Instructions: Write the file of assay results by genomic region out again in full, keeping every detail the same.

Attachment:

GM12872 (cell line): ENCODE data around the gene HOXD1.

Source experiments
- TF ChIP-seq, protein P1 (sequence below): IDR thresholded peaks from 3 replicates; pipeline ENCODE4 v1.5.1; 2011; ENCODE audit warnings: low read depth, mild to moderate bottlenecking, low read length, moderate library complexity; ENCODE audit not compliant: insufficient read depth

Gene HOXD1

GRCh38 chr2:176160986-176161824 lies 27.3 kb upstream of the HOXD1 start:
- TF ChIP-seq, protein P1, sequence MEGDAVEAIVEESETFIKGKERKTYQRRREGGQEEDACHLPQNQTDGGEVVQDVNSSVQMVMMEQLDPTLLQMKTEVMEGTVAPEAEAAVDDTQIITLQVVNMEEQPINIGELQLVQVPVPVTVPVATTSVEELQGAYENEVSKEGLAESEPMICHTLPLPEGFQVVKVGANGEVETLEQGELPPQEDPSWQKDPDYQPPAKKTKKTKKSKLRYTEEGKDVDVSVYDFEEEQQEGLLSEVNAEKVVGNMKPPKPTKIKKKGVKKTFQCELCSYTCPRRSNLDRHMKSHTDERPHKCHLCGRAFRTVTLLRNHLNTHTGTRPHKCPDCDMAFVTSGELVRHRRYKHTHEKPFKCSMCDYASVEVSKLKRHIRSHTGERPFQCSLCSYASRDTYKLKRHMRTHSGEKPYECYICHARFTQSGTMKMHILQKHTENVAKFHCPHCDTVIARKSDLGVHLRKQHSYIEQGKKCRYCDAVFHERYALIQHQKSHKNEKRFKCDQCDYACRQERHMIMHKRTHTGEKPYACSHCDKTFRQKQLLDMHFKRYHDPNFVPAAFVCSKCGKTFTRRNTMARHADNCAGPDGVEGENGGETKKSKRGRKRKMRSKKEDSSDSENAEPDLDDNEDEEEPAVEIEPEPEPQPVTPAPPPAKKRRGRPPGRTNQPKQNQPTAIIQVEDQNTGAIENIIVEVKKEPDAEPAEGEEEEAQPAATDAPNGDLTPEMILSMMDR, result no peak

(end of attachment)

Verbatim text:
GM12872 (cell line): ENCODE data around the gene HOXD1.

Source experiments
- TF ChIP-seq, protein P1 (sequence below): IDR thresholded peaks from 3 replicates; pipeline ENCODE4 v1.5.1; 2011; ENCODE audit warnings: low read depth, mild to moderate bottlenecking, low read length, moderate library complexity; ENCODE audit not compliant: insufficient read depth

Gene HOXD1

GRCh38 chr2:176160986-176161824 lies 27.3 kb upstream of the HOXD1 start:
- TF ChIP-seq, protein P1, sequence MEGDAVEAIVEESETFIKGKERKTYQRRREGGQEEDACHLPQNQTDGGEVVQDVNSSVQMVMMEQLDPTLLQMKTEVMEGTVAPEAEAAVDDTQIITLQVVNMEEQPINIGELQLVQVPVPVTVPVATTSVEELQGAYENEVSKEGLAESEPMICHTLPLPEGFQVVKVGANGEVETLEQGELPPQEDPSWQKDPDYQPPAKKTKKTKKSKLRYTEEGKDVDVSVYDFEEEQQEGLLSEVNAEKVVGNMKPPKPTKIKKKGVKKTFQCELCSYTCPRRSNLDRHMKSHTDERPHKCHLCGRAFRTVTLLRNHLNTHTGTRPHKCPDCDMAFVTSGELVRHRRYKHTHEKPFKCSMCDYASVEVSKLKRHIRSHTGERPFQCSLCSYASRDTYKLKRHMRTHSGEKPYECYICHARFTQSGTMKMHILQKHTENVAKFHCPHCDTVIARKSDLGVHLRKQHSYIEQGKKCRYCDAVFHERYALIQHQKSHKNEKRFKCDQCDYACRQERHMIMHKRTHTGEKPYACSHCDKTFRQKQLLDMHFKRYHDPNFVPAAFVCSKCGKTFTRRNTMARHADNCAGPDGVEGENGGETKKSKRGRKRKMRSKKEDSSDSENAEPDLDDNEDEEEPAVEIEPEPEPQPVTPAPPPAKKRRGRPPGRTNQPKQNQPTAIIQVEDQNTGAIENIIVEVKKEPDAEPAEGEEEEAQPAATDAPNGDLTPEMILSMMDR, result no peak